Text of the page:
Columbia Law School Panel Examines Environmental Jurisprudence

“We can only make change if we all come together.”

Maliya Francis, a student at Avenues the World School in New York, made this remark in introducing “Reframing Environmental Jurisprudence towards Interconnection,” a discussion at Columbia Law School on Wednesday, September 21. Organized by the school’s Sabin Center for Climate Change Law and Earth Law Center, the panel addressed the future of environmental jurisprudence in a time of climate change and biodiversity loss.

Francis, a former summer intern at the Earth Law Center, highlighted the need for ‘intergenerational accountability” about climate change.

Barnard College student Renata Happle, a Liman Fellow at Yale and a former Earth Law Center intern, moderated the panel.

In her remarks, Karenna Gore, executive director of the Center for Earth Ethics, emphasized “patterns of behavior that have been enabled by laws.” Modern “megatrends” of pollution and depletion, she said, have their roots in an “underlying belief system that humans are separate and superior to nature.” This belief system, in turn, derived from a “distorted version of Christianity through the lens of empire and colonization.”

Gore noted that the Doctrine of Discovery, a shorthand term for a set of 15th-century papal bulls that legitimized European domination of the Americas, later became enshrined in American law by the Supreme Court in Johnson v. McIntosh (1823).  These originally theological attitudes have become thoroughly “secularized,” she said. And the rise of Christian nationalism, which has distorted America’s political and social landscape, illustrates the “potency of this way of thinking.”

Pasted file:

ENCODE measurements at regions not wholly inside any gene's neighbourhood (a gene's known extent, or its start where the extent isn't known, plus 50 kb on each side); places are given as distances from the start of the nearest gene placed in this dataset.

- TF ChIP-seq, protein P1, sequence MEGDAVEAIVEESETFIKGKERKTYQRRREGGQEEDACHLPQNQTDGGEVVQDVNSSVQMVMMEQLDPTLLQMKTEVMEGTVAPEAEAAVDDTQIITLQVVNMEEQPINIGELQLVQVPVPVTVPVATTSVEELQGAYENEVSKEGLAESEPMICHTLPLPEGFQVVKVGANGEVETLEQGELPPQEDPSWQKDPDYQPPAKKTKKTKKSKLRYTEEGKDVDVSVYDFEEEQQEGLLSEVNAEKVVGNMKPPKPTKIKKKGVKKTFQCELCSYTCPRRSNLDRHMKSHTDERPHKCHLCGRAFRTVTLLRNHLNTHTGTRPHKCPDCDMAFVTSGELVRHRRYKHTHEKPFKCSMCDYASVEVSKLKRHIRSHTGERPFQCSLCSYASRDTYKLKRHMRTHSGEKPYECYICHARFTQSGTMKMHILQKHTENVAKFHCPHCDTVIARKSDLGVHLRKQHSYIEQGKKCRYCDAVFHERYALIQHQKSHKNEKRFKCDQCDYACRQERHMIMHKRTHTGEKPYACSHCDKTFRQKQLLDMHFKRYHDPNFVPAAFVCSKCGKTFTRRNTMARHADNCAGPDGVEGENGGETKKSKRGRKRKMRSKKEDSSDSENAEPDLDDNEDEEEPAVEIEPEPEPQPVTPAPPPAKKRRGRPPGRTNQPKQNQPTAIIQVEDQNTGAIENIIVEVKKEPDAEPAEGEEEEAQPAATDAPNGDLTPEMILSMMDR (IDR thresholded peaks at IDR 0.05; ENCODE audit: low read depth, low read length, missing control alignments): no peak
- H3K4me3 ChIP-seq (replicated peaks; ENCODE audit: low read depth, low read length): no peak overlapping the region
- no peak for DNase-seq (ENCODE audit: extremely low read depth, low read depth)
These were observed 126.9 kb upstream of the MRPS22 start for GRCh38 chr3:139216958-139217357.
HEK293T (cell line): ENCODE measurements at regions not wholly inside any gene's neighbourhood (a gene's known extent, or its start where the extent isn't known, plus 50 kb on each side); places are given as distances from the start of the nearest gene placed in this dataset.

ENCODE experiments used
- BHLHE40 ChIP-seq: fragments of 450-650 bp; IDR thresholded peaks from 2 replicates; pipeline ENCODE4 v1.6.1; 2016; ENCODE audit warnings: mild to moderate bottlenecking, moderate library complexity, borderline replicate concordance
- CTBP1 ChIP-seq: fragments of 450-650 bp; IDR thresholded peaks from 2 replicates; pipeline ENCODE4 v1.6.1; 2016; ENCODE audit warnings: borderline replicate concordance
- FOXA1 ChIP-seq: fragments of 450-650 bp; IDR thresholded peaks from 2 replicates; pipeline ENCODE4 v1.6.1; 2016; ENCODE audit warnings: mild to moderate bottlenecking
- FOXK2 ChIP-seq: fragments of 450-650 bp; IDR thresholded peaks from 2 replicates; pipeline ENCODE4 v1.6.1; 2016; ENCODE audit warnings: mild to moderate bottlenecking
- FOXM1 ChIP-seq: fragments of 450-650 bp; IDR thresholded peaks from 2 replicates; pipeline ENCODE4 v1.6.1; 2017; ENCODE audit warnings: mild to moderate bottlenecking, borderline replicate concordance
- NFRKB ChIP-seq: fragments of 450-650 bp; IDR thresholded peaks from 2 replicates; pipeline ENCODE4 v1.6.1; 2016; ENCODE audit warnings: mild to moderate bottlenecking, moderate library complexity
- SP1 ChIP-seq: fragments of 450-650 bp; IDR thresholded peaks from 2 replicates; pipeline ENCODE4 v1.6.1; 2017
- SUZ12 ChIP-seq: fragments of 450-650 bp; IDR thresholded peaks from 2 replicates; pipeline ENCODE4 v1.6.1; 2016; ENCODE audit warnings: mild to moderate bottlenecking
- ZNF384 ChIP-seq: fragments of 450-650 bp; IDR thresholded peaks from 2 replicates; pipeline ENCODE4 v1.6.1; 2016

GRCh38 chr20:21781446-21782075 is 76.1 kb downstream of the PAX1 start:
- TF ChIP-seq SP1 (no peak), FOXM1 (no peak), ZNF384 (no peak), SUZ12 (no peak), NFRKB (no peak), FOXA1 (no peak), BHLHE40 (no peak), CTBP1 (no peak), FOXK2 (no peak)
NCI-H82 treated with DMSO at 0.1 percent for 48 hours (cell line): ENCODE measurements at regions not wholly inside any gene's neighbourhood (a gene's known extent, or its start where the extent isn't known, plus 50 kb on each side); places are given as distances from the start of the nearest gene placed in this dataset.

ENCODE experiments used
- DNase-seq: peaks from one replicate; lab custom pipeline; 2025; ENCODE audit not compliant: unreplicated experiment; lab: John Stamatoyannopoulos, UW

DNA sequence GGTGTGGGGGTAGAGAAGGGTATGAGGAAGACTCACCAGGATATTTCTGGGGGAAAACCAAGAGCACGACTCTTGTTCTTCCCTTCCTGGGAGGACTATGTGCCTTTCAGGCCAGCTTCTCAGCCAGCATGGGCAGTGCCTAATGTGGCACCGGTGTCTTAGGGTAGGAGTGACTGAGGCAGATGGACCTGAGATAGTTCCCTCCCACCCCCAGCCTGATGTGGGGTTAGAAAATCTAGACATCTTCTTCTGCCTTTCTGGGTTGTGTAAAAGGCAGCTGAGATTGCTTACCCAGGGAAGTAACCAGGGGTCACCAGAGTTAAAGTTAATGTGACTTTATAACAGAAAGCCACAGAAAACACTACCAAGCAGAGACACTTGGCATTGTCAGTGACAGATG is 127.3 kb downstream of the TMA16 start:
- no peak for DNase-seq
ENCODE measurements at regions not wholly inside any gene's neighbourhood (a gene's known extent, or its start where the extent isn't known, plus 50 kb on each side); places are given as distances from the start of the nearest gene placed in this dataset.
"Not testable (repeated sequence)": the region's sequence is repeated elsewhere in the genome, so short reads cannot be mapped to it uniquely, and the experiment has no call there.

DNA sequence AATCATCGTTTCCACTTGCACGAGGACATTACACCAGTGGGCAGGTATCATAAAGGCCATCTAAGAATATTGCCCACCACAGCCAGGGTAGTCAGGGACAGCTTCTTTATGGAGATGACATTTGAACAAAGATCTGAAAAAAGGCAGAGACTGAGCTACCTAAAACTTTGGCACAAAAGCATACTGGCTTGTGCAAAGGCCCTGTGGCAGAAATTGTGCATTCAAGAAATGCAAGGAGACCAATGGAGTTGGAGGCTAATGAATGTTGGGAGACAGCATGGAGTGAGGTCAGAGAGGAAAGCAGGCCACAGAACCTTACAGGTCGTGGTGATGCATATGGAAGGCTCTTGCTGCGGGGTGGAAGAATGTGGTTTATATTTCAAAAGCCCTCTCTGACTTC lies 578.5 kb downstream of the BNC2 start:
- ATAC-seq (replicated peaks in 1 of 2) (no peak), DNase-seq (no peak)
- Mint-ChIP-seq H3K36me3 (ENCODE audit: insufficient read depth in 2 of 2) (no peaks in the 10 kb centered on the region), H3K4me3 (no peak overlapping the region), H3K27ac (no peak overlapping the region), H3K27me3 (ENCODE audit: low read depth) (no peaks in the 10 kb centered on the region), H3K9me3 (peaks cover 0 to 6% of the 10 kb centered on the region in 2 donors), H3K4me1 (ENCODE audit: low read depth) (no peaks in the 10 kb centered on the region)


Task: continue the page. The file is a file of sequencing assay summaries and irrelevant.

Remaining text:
Elizabeth Dunne, director of legal advocacy at the Earth Law Center, emphasized that “the rights of nature [need] to be heard in court and other forums.” We “don’t have the legal tools that we need right now,” she said.

“Being Indigenous … is a political class,” said Paulette Jordan, the founder and chairwoman of Save the American Salmon. She celebrated “Indigenous ways of thinking” that entailed understanding how connected people are. “You don’t have to be Indigenous to be thinking indigenously.”

Columbia Law Professor Michael Gerrard sounded a somber note. The rights of nature has resonance in some countries, but not the U.S.,” he said. With the makeup of the current U.S. Supreme Court, “federal courts are not likely to be sympathetic to rights of nature.”

Environmental lawyer Janet MacGillivray, the founder and executive director of Seeding Sovereignty, noted a disturbing pattern of government “outsourcing of cleanups to the very companies doing the harm.” She was skeptical of current legal remedies: “Good luck getting an injunction; good luck enforcing an injunction,” she said.

The panelists echoed a need for change. “We need to find new ways to aid one another,” said MacGillivray. “The movement can be successful here,” said Dunne. “We need to get laws enacted.”

“We need to widen the circle of moral concern,” said Gore.